I spoke recently about having a relationship with Jesus, a rather un-Anglican thing to do! I said at the time that a relationship is possible, it is essential, but it is unlike any other relationship. We cannot have a relationship with the person who was Jesus of Nazareth in the same way that we have a relationship with our family and friends. But we can have a relationship with Jesus of Nazareth as God’s Christ, one who was crucified and is risen. It is a relationship conducted at all sorts of levels, but primarily we should think of it sacramentally. We relate to Jesus through each other, through those in need, through the sacraments of the church and more. At the altar week in week out the words of institution are spoken. ‘On the night he was betrayed, Jesus took bread…….’ They are so familiar to us, they are words so filled with meaning. When Jesus has offered the bread and the cup to his disciples he says to them ‘do this in remembrance of me;’ remembrance is ‘anamnesis.’ Anamnesis is a key concept in our liturgical theology: It does not mean a rather passive ‘remember me’ as we might remember someone or some event, whilst browsing in photo album, it means make this event live again for us. At the altar the words of institution speak into being the sacrament and this becomes the means by which we can actually enter into the Paschal mystery. We don’t just remember the Last Supper, we just don’t just remember the cross and resurrection we enter into them. We are entering what Paul calls the ‘mind of Christ.’ The mind of Christ is the self-giving of God in which Christ becomes for us the universal victim. Remember the words of Paul in Philippians, when he says ‘let the same mind be in you that was in Christ Jesus.’ Then we then hear that great hymn ‘though he was in form of God, Jesus did count equality with God a thing to be grasped but emptied himself…’ and it goes on to recall Christ’s obedience even unto death, ‘even death on the cross.’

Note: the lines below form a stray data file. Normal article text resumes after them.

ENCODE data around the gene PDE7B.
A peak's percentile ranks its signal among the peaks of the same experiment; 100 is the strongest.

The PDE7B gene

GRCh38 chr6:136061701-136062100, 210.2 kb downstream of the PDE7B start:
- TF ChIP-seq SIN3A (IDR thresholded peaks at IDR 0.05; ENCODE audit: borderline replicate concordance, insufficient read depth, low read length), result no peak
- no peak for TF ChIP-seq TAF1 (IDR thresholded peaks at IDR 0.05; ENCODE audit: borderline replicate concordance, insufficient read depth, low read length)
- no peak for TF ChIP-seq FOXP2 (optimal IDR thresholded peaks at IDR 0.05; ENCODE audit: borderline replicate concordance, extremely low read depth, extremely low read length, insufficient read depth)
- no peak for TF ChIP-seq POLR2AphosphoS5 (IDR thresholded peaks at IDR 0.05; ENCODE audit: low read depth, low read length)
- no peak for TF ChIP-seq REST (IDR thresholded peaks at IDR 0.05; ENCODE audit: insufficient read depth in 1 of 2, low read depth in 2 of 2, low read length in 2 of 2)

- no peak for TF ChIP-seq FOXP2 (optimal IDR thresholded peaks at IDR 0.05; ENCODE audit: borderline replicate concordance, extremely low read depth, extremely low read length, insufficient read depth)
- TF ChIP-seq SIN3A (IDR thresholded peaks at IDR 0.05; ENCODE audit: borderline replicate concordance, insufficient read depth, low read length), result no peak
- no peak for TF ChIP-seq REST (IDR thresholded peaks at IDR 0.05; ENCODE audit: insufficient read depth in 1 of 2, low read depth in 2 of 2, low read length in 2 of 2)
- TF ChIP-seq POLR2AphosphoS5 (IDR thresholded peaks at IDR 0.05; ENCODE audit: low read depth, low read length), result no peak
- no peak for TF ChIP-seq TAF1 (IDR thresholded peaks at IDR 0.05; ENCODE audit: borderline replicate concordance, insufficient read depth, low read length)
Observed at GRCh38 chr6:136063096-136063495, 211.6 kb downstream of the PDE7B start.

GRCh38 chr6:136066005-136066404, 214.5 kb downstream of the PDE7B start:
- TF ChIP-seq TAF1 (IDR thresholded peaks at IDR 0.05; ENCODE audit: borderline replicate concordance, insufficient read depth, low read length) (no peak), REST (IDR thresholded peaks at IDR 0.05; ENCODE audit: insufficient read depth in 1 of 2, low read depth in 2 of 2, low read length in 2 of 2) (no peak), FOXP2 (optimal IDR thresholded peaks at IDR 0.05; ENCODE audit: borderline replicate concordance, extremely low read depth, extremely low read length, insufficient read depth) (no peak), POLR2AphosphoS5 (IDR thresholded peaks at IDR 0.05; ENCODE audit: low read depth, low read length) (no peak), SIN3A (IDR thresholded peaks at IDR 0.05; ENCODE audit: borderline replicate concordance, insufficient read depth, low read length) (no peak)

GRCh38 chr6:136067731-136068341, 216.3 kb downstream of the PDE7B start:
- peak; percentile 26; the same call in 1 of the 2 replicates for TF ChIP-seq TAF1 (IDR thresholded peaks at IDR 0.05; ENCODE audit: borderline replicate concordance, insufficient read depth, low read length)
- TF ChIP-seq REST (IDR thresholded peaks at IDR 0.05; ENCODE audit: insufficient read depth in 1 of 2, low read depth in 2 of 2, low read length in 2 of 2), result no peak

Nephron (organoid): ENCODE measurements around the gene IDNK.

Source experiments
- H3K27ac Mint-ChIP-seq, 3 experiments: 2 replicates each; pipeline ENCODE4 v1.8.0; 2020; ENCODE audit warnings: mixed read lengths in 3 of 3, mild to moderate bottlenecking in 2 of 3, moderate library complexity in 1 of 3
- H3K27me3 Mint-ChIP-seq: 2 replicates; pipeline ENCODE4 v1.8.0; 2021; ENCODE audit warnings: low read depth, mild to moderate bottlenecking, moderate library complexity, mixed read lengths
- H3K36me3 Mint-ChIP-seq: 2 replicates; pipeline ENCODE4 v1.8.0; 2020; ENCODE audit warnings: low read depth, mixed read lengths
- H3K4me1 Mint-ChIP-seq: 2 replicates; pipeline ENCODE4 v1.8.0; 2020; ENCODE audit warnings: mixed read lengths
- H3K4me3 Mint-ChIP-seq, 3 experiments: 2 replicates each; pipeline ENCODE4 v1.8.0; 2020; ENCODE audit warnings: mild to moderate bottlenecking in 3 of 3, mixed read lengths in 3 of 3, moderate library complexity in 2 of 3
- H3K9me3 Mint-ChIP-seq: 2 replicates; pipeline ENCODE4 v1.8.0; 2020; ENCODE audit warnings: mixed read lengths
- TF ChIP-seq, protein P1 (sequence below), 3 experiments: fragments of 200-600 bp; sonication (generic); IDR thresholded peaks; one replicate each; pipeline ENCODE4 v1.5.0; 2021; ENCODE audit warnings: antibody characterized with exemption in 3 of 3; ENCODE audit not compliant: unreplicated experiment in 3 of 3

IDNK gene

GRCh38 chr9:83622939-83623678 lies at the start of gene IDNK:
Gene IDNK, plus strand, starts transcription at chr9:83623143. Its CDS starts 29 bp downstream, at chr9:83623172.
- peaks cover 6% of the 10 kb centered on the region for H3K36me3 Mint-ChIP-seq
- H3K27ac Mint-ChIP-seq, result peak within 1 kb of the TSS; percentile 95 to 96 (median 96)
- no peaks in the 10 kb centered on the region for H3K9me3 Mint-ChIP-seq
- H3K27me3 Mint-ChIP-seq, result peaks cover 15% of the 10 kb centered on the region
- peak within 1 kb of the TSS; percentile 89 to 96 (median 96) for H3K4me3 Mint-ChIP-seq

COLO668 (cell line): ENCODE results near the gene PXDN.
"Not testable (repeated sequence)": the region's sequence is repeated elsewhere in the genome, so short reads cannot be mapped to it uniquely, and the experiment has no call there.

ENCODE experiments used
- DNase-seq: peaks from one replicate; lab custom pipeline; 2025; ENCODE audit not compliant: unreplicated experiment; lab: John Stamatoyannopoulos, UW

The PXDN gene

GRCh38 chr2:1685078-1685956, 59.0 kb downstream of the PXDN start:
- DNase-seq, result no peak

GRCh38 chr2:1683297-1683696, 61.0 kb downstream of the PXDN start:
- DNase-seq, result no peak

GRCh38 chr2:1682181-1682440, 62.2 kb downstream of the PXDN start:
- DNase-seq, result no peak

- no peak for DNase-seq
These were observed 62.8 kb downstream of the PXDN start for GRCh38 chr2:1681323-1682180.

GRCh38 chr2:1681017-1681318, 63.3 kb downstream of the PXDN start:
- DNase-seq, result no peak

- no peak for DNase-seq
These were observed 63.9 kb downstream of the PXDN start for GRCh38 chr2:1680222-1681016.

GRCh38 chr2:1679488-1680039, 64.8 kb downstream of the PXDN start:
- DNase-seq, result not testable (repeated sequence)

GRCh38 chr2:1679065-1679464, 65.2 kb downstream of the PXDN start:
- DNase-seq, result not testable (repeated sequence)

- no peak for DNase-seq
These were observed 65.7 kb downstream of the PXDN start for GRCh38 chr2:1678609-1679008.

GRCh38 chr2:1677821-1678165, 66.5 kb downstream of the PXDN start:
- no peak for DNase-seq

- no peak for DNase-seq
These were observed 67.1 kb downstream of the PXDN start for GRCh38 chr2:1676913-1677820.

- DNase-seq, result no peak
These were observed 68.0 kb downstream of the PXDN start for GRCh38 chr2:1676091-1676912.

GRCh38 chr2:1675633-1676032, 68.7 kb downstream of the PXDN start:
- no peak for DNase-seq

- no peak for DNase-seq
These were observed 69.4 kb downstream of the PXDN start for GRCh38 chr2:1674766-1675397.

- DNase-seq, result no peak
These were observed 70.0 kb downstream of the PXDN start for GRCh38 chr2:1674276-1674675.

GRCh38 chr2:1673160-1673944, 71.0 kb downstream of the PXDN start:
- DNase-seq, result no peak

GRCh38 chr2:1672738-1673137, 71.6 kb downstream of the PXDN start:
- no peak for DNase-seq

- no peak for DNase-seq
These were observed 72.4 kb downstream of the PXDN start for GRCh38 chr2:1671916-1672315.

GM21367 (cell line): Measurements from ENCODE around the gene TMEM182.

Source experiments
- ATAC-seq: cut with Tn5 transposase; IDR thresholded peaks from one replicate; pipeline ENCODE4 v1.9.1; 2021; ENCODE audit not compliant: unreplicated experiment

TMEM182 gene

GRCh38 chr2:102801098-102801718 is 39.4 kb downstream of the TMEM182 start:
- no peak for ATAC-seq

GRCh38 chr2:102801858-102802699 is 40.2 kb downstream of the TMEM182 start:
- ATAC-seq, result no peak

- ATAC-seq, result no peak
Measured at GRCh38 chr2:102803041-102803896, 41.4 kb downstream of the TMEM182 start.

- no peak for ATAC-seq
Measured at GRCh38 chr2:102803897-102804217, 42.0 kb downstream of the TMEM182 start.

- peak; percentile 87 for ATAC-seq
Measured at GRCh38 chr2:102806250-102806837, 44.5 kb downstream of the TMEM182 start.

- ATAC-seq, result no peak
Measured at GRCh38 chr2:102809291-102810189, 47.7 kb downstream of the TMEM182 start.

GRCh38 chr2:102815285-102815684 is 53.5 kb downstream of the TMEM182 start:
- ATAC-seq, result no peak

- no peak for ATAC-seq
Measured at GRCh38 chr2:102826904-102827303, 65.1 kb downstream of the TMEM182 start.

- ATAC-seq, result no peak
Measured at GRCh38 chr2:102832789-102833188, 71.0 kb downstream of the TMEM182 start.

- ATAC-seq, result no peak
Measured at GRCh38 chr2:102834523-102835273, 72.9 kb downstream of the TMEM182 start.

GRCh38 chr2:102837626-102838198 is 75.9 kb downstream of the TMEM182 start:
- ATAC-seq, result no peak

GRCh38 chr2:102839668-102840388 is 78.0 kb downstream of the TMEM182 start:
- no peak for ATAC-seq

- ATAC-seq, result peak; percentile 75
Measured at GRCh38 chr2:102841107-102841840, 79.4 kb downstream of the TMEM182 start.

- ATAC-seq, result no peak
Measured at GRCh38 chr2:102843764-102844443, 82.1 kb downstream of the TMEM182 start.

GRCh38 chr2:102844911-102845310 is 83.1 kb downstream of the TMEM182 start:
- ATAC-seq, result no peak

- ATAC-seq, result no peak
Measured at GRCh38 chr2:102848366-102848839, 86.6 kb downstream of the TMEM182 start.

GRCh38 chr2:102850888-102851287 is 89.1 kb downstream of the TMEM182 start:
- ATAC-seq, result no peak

All around us it seems we experience victims, they are ever present; so much so that sometimes I think we barely notice them. The poor, the hungry, the marginalized, the grief stricken, the persecuted, Jesus did warn us that they would be ever present and in the Beatitudes he says they are indeed blessed. How do we deal with these issues that seem so intractable, how do we deal with deeply entrenched disadvantage? Clearly I don’t have an answer; but like Paul our communities are divided and are becoming more so. On one level we hold fast to the belief that the situations of those who live in dire disadvantage will be transfigured, and are therefore blessed. But there must be more. Jesus calls out to us to be salt and light to these folk, there is a moral imperative.

I believe that if we truly know the mind of Christ, if like Paul we know ‘nothing except Christ and him crucified’ then we have entered into his death and resurrection. We know then that Christ is the victim and this should give us the courage to take up our own crosses in whatever way that may be. And so be in solidarity with the disadvantaged, to join with them in blessedness and to banish division. To proclaim Christ crucified is to be one, to be in unity in a way so profound that it transcends all other relationships, situations and contexts; there can be no division, and we will indeed be blessed. Amen.